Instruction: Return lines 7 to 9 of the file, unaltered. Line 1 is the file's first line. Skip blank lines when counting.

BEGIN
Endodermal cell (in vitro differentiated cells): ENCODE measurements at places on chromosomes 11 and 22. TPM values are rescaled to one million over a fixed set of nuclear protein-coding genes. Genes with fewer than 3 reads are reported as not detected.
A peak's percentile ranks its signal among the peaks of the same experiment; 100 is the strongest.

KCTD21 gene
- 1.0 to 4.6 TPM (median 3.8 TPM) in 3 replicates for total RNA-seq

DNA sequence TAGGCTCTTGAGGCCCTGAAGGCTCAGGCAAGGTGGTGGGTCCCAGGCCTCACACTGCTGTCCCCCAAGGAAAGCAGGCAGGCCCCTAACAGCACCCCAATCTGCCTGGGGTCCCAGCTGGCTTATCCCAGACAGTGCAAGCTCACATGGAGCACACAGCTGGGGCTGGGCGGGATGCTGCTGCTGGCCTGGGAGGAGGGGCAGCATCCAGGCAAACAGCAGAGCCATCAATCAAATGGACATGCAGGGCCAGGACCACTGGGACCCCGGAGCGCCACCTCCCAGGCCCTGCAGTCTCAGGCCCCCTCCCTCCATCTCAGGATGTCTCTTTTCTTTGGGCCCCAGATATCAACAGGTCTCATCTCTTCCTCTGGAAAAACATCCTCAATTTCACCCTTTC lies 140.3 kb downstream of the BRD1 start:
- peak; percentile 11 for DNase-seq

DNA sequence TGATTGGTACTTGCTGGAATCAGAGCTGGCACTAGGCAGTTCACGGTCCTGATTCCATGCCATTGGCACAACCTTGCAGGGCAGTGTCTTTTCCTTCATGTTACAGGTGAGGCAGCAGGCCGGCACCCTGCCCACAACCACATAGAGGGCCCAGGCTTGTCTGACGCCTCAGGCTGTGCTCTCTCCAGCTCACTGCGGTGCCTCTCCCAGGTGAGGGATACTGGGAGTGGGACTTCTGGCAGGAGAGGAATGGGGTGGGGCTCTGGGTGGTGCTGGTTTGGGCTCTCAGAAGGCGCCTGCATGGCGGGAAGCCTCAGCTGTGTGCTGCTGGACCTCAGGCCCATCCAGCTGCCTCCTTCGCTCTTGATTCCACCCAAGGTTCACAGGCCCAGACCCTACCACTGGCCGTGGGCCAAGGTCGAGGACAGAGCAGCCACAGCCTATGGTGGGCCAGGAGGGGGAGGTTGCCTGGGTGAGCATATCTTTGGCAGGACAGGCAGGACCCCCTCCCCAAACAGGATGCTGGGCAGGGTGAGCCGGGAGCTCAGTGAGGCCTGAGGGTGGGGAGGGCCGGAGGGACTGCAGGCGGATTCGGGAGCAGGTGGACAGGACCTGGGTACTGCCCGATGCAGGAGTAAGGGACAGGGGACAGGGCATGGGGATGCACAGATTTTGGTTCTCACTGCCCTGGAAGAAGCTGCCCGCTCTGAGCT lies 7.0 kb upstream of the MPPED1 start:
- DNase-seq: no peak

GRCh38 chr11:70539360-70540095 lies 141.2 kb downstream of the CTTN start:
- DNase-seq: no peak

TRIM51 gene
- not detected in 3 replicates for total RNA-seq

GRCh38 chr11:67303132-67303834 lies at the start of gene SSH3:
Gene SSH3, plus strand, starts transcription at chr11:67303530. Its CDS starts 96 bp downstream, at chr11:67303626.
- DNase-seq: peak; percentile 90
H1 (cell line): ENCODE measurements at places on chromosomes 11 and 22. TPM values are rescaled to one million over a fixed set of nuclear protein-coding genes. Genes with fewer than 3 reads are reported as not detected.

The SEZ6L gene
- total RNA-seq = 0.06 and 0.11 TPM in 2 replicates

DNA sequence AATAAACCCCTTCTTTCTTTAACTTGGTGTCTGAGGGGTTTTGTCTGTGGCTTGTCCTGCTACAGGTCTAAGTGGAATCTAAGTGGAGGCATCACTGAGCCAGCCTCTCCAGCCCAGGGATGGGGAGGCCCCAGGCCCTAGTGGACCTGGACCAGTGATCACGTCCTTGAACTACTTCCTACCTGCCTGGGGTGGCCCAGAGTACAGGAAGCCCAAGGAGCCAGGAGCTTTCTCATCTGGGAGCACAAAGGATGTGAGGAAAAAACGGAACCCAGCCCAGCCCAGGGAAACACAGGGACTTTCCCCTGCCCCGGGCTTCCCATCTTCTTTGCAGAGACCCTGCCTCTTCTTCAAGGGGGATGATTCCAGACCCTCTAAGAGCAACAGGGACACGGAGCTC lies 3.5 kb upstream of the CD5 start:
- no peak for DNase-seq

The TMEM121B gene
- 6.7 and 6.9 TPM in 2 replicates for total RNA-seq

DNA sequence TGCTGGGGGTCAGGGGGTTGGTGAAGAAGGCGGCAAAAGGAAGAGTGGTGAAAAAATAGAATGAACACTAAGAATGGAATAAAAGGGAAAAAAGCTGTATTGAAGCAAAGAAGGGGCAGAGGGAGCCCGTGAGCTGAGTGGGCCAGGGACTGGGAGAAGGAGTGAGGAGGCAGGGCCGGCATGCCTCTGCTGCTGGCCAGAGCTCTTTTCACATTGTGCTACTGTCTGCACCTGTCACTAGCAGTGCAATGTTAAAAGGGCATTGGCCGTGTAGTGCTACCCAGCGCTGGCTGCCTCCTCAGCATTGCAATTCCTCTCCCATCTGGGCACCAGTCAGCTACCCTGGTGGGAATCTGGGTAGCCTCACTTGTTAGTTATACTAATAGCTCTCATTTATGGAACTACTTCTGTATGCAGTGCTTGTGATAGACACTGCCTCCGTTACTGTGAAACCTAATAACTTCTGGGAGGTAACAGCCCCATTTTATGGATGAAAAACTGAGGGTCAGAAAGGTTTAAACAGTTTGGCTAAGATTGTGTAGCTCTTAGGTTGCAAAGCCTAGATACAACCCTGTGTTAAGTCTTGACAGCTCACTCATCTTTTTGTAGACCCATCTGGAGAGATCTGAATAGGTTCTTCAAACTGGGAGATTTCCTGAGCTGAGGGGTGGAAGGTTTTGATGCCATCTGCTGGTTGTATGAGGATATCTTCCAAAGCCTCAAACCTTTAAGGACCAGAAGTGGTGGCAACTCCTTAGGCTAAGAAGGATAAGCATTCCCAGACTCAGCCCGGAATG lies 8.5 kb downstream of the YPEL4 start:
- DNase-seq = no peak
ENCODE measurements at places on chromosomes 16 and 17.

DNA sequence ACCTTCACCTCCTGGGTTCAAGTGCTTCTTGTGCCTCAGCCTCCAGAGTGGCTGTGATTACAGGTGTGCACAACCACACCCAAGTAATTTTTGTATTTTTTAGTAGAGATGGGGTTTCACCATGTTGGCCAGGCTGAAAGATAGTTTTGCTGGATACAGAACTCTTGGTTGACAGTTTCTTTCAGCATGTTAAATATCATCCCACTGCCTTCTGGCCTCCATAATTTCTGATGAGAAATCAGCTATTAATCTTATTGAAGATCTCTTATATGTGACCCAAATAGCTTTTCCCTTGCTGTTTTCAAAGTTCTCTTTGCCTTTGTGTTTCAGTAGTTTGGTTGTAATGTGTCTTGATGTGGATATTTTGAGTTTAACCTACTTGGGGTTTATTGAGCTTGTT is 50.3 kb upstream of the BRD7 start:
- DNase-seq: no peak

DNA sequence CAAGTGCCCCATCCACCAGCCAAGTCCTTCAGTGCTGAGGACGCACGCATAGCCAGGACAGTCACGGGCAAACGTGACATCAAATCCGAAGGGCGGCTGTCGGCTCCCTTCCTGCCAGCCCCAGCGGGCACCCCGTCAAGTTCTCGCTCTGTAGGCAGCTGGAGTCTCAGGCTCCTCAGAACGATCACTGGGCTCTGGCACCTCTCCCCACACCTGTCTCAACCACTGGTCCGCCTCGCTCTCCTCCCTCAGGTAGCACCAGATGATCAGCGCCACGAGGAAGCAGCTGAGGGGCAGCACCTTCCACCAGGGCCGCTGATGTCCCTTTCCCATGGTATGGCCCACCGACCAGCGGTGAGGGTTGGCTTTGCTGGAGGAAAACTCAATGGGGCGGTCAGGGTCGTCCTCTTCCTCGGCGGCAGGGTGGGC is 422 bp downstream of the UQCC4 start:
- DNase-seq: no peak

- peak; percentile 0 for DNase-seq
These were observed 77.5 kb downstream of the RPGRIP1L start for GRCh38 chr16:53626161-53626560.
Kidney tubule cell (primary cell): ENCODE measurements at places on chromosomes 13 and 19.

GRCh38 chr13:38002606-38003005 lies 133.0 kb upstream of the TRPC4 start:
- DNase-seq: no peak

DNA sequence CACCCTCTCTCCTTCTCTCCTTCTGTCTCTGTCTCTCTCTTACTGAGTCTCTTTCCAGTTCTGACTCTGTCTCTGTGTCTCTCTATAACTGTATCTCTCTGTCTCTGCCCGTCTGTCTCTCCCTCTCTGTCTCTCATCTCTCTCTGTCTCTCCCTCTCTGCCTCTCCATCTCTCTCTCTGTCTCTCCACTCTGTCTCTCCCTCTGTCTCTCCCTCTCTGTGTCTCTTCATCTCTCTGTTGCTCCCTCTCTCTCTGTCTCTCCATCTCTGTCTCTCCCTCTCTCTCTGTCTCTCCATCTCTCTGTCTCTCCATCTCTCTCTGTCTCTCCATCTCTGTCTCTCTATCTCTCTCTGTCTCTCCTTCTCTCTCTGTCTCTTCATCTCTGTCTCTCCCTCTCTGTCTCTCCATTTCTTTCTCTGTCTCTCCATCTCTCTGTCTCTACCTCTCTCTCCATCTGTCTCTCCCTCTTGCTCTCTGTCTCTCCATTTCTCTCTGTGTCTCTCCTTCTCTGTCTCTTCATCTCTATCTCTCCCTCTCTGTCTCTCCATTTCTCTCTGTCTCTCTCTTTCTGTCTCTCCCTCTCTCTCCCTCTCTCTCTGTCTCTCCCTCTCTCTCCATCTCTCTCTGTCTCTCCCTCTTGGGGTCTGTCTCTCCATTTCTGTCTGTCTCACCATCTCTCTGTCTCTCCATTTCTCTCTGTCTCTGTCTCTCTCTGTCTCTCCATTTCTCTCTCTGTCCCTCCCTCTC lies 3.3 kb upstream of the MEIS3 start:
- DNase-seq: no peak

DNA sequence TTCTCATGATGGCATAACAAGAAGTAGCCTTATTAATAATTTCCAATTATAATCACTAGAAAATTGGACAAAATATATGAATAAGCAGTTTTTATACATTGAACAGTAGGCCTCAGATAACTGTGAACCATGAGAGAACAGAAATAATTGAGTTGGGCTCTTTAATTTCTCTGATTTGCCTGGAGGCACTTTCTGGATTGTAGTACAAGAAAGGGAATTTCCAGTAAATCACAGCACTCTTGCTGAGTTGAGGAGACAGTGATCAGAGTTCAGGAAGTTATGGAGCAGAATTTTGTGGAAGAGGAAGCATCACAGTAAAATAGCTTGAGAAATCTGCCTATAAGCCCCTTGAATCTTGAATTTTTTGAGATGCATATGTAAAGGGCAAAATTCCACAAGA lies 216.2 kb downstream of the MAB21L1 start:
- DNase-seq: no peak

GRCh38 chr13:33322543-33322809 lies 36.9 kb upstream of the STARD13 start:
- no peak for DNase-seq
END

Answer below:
DNA sequence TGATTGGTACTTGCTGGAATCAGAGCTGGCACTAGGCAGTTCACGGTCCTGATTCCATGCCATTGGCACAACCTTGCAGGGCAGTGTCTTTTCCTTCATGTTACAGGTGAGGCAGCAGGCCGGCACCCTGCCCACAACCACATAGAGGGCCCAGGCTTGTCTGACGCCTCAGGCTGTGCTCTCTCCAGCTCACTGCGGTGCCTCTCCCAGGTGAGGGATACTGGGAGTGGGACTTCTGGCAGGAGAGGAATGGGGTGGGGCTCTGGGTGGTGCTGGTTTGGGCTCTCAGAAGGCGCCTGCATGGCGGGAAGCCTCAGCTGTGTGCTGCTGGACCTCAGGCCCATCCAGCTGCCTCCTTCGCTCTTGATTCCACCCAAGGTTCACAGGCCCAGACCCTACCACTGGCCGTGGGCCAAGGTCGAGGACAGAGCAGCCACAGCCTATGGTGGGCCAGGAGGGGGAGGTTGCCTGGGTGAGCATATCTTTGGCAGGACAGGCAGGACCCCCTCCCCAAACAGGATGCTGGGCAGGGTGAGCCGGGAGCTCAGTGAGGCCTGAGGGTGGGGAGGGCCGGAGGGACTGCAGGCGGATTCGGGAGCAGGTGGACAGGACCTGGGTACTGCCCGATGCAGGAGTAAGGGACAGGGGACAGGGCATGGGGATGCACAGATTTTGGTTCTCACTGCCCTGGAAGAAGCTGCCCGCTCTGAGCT lies 7.0 kb upstream of the MPPED1 start:
- DNase-seq: no peak

GRCh38 chr11:70539360-70540095 lies 141.2 kb downstream of the CTTN start: